Province has no strategy for diabetes: AG

James
James McLeod
Send to a friend

Send this article to a friend.

Auditor general notes cost of diabetes in Newfoundland and Labrador

The auditor general brought attention to the high rate of diabetes in the province in his annual report released Wednesday, the cost associated with it and noted the Department of Health is lacking when it comes to a comprehensive diabetes strategy.

The Department of Health’s diabetes strategy is basically non-existent and that’s going to cost the people of the province.

Auditor General John Noseworthy said Wednesday diabetes is costing the health care system $254 million annually, and it is expected to increase to $322 million by 2020.

Newfoundland and Labrador has the highest rate of diabetes of any province or territory in Canada; 9.3 per cent of the population is diagnosed with the chronic disease.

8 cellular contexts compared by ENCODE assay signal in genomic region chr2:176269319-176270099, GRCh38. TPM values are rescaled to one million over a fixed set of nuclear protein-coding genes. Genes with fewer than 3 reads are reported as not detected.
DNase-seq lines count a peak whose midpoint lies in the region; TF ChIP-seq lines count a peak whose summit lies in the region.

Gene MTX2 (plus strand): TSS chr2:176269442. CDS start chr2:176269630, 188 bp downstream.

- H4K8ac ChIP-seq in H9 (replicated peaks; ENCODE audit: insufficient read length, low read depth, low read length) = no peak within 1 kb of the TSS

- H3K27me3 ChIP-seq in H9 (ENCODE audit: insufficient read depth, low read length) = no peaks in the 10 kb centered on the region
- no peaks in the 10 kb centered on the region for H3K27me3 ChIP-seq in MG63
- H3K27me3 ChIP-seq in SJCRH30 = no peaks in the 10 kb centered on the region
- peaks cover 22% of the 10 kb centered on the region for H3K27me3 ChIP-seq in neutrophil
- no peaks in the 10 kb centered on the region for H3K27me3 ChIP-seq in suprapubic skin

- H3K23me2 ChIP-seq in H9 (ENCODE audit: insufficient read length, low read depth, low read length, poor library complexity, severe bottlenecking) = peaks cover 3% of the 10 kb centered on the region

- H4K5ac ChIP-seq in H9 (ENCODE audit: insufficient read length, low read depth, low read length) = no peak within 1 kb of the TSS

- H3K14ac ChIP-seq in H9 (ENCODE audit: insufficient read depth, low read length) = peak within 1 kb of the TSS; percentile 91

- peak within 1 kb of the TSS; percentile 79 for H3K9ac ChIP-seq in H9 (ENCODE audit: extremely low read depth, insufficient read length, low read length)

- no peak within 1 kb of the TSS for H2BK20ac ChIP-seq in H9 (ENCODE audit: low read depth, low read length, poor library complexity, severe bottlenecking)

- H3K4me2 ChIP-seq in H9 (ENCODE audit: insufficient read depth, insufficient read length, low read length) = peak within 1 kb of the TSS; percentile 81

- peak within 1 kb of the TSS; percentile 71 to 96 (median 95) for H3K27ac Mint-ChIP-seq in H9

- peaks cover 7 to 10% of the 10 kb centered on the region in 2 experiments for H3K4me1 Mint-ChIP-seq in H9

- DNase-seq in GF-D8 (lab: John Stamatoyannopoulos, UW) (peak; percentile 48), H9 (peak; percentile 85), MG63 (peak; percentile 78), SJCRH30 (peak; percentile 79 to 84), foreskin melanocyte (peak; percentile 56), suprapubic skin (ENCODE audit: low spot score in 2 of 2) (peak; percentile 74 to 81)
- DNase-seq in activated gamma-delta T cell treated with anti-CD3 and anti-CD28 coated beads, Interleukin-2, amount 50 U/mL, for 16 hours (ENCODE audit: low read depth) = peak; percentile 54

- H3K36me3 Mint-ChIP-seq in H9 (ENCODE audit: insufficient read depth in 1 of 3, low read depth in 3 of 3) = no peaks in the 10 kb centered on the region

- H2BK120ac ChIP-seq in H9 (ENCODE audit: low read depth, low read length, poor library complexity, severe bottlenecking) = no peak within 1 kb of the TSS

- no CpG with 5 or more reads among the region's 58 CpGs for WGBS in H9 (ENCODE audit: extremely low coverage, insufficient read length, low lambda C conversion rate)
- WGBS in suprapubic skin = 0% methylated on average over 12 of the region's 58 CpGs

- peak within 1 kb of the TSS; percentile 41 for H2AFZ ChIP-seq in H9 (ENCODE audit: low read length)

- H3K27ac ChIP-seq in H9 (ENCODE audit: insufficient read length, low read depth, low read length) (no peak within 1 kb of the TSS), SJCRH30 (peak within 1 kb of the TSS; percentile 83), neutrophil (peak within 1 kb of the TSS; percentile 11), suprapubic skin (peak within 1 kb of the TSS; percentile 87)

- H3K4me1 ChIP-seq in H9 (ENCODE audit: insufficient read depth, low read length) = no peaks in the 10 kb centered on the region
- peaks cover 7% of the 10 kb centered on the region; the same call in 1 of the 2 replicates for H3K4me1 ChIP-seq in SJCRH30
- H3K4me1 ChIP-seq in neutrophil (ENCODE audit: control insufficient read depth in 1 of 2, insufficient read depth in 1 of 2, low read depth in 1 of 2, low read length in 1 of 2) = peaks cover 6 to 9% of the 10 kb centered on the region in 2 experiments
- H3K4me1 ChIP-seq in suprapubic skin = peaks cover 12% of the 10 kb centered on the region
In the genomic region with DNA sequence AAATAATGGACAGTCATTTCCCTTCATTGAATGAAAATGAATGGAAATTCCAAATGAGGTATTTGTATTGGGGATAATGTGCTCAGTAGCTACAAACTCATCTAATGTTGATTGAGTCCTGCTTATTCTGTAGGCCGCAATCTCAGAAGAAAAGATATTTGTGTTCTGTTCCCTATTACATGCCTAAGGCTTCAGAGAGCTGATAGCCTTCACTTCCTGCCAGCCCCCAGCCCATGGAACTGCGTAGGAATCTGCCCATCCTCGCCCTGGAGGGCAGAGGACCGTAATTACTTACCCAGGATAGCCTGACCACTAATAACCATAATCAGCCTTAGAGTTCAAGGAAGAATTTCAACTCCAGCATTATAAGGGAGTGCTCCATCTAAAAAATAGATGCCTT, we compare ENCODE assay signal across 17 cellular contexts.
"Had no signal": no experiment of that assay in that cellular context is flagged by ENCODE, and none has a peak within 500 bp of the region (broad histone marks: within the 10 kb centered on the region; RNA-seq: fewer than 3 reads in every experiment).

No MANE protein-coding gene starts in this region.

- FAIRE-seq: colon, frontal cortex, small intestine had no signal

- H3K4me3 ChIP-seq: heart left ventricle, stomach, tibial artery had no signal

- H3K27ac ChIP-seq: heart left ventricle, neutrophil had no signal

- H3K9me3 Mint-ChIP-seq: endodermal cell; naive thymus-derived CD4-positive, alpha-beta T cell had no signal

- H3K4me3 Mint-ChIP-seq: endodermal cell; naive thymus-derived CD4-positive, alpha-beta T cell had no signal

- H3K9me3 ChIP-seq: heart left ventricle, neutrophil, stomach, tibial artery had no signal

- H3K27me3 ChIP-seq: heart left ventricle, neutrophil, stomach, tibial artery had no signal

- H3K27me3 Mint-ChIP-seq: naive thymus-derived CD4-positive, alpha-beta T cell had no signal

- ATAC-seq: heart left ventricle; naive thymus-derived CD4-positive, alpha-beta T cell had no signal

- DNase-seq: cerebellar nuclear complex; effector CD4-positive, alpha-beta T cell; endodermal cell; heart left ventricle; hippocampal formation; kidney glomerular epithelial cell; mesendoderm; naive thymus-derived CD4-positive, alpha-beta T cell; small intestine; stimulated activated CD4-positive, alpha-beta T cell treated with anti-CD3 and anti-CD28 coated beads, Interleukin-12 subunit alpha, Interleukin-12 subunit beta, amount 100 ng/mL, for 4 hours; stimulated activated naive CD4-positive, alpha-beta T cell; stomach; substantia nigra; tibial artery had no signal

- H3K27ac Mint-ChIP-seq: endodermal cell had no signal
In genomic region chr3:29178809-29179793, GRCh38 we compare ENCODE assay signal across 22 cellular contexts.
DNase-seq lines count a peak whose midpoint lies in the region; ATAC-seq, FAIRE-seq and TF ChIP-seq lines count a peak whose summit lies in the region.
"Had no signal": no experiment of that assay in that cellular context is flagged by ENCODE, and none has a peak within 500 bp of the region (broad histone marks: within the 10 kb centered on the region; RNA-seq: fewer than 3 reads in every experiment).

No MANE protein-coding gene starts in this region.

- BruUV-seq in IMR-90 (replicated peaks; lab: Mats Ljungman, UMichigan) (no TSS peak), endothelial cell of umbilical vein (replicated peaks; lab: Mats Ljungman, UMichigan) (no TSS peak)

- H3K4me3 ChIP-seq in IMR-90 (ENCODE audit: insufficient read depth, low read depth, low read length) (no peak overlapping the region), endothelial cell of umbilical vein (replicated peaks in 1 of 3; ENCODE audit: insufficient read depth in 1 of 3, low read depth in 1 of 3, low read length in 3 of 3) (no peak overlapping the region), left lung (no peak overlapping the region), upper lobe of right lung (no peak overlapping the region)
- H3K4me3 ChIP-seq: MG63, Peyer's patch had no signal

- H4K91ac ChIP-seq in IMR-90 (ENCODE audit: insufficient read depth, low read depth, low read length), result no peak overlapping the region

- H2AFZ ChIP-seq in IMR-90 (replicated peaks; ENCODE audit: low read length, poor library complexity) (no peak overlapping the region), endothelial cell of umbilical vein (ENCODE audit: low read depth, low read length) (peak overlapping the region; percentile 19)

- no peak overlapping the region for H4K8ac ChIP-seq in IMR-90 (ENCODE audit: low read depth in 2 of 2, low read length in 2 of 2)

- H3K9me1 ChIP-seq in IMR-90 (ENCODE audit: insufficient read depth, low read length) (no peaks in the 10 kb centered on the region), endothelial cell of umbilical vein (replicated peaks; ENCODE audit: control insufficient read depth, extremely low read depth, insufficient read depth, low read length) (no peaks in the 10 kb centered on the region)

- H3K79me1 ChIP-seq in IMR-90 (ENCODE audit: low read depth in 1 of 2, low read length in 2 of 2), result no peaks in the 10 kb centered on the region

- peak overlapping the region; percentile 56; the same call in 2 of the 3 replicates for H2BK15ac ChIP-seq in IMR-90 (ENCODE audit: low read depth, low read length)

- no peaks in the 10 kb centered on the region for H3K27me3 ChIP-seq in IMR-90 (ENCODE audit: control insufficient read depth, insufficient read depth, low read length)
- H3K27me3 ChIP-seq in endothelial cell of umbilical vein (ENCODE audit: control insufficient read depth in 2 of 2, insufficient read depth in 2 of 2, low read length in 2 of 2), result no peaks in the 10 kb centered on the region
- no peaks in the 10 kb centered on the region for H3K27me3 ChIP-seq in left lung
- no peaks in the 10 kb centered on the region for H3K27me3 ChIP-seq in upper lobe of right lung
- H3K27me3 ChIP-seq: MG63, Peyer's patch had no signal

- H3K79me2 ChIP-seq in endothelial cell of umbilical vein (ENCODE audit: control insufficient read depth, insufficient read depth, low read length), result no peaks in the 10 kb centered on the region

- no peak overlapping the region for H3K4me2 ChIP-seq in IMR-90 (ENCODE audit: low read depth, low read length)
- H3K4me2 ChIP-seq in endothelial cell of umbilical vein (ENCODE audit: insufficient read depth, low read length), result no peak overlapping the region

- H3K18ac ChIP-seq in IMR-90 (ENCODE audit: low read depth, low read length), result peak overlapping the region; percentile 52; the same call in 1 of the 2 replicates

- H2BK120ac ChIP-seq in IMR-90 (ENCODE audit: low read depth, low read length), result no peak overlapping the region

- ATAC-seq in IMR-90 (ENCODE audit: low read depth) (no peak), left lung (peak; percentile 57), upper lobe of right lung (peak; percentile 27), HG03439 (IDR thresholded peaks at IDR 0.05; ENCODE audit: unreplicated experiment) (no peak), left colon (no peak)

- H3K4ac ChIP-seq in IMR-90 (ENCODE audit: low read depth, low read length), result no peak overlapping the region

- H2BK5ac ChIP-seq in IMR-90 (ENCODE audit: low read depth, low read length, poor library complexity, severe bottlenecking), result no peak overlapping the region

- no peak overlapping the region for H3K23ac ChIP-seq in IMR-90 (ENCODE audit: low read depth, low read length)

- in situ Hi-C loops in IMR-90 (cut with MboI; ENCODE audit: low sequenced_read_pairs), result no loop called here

“When we got into it, we found that, in fact, the department was not doing a good job of co-ordinating this and they haven’t really strategized how they’re going to tackle this,” Noseworthy said. “We talked with the regional health authorities in the province, and there were concerns expressed about the lack of consistency throughout the province as a result of the lack of co-ordination by the province.”

Between 2000 and 2006, the federal government provided $9.7 million to the province to create a Primary Health Care Office; one of the services it provided was help with chronic disease management, including diabetes.

But when the money from Ottawa stopped flowing, the office shut down.

Since then, there has been no provincewide strategy for chronic illness.

“Diabetes is one of the most complex diseases to manage and to treat,” said Carol Ann Smith, Newfoundland director for the Canadian Diabetes Association. “It can lead to such a wide range of complications that many of them require specialized treatment.”

What makes the issue even more challenging is that there are no accurate statistics for how many people in Newfoundland and Labrador have diabetes.

Salaried physicians — roughly a third of all doctors in the province — do not track the number of diagnoses they make.

Moreover, salaried doctors treat more aboriginal patients, who generally have a higher rate of diabetes.